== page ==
Repairing Corrosion In Submarine Ballast Tanks

The environment in a submarine ballast tank while the ship is underway is very aggressive. The water of the sea is continually circulated in and out, creating fertile grounds for metal corrosion and the need to repair the painted surfaces periodically. The repainting of a submarine ballast tank has to be done while the ship is in a dry dock and is often a long process. The common repair process utilizes two-part epoxy paints which perform adequately, but take a long time (7 days) to cure completely, diminishing the ship’s battle-readiness. In addition, these two-part epoxy paints contain solvents and many volatile organic compounds (VOCs).

The demands on a successful replacement paint are enormous – it must be anti-corrosive, stick vigorously to metal, and not be susceptible to later attack in the service environment.

The main objective of the project was to find such a paint that could be rapidly dried, yet provide the same anti-corrosion protection and peripherally, the color of the paint original to the surface.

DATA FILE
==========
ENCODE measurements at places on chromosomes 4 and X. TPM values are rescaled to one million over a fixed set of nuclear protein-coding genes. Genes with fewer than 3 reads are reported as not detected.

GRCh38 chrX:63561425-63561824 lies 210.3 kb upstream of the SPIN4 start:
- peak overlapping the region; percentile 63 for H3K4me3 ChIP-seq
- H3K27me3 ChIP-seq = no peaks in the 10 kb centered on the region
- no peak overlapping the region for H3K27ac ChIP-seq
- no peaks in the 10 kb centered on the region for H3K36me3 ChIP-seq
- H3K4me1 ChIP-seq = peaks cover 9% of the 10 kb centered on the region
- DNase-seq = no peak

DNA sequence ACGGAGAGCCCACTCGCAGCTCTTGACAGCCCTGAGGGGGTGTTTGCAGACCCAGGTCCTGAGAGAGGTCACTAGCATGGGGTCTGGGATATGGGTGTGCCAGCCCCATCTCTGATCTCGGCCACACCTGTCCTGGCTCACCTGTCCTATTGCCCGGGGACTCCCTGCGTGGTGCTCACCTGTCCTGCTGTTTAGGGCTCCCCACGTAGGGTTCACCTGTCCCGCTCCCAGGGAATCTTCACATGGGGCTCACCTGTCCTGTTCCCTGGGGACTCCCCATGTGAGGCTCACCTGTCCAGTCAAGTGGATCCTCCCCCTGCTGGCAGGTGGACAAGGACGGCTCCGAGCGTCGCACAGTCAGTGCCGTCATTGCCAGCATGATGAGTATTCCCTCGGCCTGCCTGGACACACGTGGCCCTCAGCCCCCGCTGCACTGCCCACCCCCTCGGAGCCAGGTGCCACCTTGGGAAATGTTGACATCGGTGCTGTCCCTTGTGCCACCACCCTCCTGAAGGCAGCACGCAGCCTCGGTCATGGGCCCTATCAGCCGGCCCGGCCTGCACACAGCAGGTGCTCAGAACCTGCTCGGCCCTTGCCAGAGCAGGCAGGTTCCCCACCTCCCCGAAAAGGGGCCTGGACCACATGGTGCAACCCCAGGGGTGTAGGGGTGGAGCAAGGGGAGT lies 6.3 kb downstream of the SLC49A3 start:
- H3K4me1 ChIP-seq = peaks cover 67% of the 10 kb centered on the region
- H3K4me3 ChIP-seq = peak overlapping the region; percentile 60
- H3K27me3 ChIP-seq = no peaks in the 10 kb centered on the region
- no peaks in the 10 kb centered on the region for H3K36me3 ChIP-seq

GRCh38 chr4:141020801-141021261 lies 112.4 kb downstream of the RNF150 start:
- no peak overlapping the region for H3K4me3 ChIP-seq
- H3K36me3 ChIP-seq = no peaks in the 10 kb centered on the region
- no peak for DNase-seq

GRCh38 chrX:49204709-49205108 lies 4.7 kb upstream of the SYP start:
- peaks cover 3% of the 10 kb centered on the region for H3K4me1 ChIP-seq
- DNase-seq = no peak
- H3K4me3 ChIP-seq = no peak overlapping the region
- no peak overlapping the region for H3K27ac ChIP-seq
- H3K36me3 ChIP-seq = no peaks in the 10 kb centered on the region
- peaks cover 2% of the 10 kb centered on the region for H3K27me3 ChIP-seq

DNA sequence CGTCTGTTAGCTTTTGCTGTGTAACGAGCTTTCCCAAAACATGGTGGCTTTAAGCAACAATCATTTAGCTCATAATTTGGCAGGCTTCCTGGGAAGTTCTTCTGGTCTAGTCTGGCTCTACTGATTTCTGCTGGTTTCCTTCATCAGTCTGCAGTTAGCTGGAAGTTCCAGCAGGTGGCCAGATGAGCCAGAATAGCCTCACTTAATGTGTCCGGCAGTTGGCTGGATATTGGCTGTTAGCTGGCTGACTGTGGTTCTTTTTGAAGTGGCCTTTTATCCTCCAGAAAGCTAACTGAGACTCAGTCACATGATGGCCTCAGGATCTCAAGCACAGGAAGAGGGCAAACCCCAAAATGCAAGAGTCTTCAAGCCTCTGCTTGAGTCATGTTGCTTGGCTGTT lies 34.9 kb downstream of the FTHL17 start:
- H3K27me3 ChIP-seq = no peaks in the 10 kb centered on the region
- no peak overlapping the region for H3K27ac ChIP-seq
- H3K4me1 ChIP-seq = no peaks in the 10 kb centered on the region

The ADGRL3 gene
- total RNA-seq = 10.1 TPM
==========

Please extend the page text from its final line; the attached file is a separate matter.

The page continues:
Repairing Corrosion in Submarine Ballast Tanks

Spectra scientists developed an energy cured (visible light) repair paint with all of the properties of the two-part epoxy that would dry in a few minutes as opposed to a week or more. This paint was successfully applied to US Submarines Henry Jackson and Alabama in the port of Seattle in 1998 and they continued to sail the Pacific, with the paint repair patches in continual use for more than 7 years without failure. This project was performed as a part of the SBIR in cooperation with the Office of Naval Research, Carderock Laboratories.

This work received the Pioneering Technology award from RadTech Association in 1998 and has been described in relevant trade publications.